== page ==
For the more than 20 years that SAI has worked with home building companies to help them improve operating performance and business outcomes, we have consistently maintained that the key lies in getting the job done--viewing the issue, sustaining the effort, and obtaining the results--in the four critical dimensions we call discipline, context, perspective, and focus.
- the discipline to focus the operating model--the combination of processes, management systems, business structure, and culture--on its ability to deliver exceptional levels of distinctive value demanded by a narrow segment of homebuyers;
- a perspective towards workflow, the natural, horizontal, process-centered manner in which work is performed and value is created on behalf of home buyers and other stakeholders;
- a focus derived from a constraint-management approach, one that understands operations must be managed and problems must be solved without the benefit of unlimited resources, whether time, capacity, or money;
- perhaps, most importantly, the context created by a business logic that underlies everything else.
That context--the business logic that underlies everything else--is a function of what is known as Open Book Management.
Open Book Management flows from the work Jack Stack did in the 1980’s as CEO at Springfield Remanufacturing Corporation, to rescue this former International Harvester (Navistar) division from almost certain bankruptcy. Following a 99% leveraged employee buyout, Stack took virtually the only avenue that was available: he opened the company’s books and made it everyone’s business at SRC to improve performance.
Stack recounted the effort in two books (The Great Game of Business and A Stake in the Outcome); John Case subsequently reported on open book thinking in other industries and companies (Open Book Management and The Open Book Experience); and, Steve Wilson developed the basics of OBM-inspired team-based performance compensation at Mid-States Technical Staffing Services (The Bucket Bonus Plan).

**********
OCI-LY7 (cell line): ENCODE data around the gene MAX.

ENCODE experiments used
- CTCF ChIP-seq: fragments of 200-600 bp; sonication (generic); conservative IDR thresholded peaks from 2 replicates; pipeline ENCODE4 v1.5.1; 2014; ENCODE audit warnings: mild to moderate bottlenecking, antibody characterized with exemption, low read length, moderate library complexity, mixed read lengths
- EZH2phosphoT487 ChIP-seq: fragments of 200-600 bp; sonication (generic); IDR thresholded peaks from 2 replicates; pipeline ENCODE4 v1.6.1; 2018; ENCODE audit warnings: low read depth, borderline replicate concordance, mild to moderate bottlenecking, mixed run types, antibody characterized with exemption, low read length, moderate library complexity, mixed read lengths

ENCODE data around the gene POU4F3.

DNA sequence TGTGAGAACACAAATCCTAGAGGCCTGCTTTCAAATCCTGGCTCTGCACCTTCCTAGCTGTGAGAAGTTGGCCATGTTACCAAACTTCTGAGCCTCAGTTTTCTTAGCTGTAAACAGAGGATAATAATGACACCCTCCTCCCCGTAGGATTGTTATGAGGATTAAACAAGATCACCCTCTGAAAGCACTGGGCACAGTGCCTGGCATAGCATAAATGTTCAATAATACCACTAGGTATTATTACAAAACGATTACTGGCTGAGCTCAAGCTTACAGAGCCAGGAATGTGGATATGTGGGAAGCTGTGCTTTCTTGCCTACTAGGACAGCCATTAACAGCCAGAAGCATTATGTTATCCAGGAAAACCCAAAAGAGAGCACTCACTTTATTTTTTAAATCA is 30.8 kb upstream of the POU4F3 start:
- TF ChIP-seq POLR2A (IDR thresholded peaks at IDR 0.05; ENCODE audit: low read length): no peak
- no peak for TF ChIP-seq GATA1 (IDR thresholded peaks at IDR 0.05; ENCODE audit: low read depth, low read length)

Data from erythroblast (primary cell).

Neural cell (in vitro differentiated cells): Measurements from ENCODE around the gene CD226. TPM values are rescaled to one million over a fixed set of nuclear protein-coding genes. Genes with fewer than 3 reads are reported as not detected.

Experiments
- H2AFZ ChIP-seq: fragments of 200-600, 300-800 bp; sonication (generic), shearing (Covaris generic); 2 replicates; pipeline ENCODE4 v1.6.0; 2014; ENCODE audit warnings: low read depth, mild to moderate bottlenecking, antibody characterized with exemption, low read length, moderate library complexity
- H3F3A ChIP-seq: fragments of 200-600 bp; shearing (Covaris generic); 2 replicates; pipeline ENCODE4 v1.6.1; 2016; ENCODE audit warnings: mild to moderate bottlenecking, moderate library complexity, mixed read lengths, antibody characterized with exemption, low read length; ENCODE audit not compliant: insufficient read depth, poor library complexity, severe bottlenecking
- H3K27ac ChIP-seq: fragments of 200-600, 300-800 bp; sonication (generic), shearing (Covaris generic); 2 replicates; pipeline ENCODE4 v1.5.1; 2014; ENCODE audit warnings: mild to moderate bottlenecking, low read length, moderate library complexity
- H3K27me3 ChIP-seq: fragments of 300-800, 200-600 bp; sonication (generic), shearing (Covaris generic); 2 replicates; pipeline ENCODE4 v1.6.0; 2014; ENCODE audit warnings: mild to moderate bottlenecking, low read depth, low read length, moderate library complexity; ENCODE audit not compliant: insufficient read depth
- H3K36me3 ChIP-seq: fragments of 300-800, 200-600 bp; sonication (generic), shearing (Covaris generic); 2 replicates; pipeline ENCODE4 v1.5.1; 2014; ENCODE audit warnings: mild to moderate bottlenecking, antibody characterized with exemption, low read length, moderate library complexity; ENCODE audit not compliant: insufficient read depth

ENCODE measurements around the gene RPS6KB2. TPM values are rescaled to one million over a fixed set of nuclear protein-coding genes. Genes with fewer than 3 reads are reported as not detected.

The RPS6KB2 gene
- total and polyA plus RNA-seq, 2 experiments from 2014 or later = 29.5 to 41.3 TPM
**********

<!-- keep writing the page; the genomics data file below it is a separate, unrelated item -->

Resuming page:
We are specific in our application of the principles of Open Book Management.
- We push our clients towards transparency (openness) and candor (the courage to tell and hear the truth) in the internal disclosure of operating and financial data, whether in meetings, or through dashboards and heads-up displays.
- We push our clients towards imparting business literacy (understanding) to teammates, so that they understand the business of home building, not just the home building business; we do it through the teaching of business and production principles.
- We push our clients towards a team-based approach to performance compensation, via an all-inclusive, self-funding, progressively-weighted milestone plan based on achieving targeted performance above a baseline in a specific business outcome.
We have always said that the deliverable of Open Book Management is a savvy, mutually-accountable, motivated home building team. And, as far as we are concerned, the efforts of a home building company to improve operating performance and business outcomes will largely fail, if it does not first succeed in creating a home building team that works toward commonly-held and commonly understood business goals, versus being a collection of so-called teammates working toward individual goals.
Because, what would be missing, is that underlying business logic that forms the necessary context for understanding everything else.
To become a savvy, accountable, and motivated home building team, everyone on the team has to learn the “business” of home building, they have to understand their individual responsibilities as part of the overall team, and they have to understand what is at stake, individually and collectively. But, it is not enough that teammates merely understand the business outcome that is at stake, they must have a stake in that business outcome. That is the role of performance compensation.
What attributes should a good performance compensation plan have?
It should be simple. It should be visible and transparent. It should be compelling. It should bonus on a single business outcome, one impacted by the actions of every single teammate. It should pay bonuses fast and frequently. It should be self-funding; the bonuses must pay for themselves out of the additional income that the company produces over and above the baseline plan (the one where everyone justifies their salaries and gets to keep their job). It should represent a very significant portion of the compensation of every teammate.
It should include every single employee in the company. It should provide only for the possibility of winners or losers, not winners and losers. It should give managers the right to lead and to demand results. It should contribute--in a major way--to the building of a sense of urgency towards those results.
Who has the P&L responsibility in your company?
The answer had better be “everyone”.